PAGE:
Finally, all editors need to be able to suggest changes in a helpful, diplomatic way. Telling a writer "this sentence is ridiculously overwritten" will often make a writer bristle and get defensive, where simply writing "this would be more effective if streamlined, like so" is offering a useful, helpful suggestion.


Are asking how to get a job as an editor in some specific area of publishing, i.e. practical advice/info, or as per answer above, what skills are required to become a genuinely competent editor (as opposed to simply a test reader with a lot of specific comments for instance)..?

The answer from Neil is a Fein one. I'd stress his final point: an editor needs above all else to be en rapport with the writer. It's very much a collaborative process, can be tedious and pedantic at times, emotionally charged (e.g. no author likes to hear an objective "cut this" about some precious scene) and stressful. The editor has to balance an objectivity, an eye for audience and reader "eye" or "engagement", should be well-versed in subject matter and existing publications in the genre, as well as being able to see the wood for the trees throughout.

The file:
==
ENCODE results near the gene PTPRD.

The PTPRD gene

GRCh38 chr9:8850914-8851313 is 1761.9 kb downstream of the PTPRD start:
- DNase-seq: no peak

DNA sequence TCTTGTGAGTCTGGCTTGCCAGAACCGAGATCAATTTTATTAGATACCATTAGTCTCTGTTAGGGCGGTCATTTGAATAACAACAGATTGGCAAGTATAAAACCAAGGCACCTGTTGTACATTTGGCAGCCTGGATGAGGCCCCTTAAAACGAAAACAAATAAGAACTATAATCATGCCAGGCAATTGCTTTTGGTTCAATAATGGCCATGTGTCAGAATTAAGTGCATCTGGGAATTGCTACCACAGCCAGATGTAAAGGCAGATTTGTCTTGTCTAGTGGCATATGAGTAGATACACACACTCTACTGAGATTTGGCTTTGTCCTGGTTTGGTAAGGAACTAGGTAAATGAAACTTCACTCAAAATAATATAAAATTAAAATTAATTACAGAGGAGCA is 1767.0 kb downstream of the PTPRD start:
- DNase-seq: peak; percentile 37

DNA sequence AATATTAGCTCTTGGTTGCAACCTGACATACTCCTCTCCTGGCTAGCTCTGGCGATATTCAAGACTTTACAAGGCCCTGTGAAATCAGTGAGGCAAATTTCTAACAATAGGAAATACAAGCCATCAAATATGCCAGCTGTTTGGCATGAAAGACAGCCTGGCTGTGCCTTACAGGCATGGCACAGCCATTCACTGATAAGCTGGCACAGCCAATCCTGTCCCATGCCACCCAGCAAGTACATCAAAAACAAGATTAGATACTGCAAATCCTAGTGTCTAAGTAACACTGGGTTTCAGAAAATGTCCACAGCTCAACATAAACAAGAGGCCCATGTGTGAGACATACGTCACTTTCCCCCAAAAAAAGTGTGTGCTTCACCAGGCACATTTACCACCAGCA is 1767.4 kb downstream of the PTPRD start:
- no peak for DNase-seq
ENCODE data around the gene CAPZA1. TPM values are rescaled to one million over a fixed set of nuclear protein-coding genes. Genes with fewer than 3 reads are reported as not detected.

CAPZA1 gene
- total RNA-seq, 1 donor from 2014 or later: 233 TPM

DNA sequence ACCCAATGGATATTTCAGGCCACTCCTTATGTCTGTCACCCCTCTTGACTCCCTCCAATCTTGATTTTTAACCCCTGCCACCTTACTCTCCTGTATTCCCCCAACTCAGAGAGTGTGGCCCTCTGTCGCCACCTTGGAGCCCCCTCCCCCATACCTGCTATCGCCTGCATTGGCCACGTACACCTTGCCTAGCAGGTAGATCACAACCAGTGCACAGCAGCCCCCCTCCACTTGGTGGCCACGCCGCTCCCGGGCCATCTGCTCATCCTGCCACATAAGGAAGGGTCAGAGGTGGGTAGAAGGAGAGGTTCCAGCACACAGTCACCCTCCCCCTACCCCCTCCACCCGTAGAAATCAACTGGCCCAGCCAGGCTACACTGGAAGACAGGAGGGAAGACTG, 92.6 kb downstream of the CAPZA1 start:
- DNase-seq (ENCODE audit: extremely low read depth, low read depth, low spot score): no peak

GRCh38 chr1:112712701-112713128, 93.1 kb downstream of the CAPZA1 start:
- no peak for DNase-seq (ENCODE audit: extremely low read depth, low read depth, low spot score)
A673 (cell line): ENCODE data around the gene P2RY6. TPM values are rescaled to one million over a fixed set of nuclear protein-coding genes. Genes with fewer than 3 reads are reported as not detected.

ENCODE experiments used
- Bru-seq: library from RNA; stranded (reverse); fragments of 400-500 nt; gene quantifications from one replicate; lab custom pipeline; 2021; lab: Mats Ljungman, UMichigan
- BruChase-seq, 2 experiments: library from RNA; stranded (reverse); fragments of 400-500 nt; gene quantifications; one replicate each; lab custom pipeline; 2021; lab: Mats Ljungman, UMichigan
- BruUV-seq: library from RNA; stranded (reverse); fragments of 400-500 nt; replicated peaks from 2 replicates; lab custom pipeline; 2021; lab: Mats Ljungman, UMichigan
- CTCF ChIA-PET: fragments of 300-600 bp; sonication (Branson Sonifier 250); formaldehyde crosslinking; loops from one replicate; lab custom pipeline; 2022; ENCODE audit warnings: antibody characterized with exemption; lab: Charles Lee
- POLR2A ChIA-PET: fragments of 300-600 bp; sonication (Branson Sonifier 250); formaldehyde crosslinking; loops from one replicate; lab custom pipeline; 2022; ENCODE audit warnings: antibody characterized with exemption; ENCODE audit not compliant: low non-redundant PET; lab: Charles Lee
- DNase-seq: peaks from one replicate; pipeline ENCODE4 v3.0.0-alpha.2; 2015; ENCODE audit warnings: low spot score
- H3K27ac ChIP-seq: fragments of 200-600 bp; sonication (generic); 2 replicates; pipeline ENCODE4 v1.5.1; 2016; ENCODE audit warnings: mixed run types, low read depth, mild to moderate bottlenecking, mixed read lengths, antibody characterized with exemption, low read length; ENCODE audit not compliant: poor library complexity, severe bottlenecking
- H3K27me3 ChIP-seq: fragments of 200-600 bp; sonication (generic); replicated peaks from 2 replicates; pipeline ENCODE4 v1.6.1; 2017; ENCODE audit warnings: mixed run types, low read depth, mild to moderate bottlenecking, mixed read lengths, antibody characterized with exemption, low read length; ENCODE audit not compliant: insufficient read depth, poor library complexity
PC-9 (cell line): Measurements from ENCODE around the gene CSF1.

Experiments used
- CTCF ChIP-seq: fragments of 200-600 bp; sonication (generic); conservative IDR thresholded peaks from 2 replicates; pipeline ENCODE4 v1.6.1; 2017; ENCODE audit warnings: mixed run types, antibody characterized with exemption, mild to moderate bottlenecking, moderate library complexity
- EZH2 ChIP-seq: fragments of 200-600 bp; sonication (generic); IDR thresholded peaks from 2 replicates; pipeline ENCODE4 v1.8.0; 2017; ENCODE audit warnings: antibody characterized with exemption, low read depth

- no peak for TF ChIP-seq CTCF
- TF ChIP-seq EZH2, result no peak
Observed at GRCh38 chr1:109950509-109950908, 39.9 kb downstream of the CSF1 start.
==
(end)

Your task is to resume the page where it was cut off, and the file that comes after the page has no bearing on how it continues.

That is to say: editor should empathize sincerely with the writer's aims and understand what the writer is trying to achieve with the work at all levels - book as a whole, by chapter, per scene, in each sequence, with each sentence - while avoiding being overly mechanical/rigid or risk of homogenizing the work (especially if creative fiction). An editor may also have many concurrent projects but mustn't let this detract from reaching close sympathy with each individual writer under his/her care. The list goes on.

Think of the ideal editor as a mediator between writer and audience and this phase of writing being akin to bringing a busy blurry 'picture' into crisp, perfect focus. Originality is in the eye of the beholder (audience, reader) in the end, like it or not, as far as any work we presume to lay before the world. Good editors are an invualuable quality control and judge of whether content is merely reiterating the familiar, etc.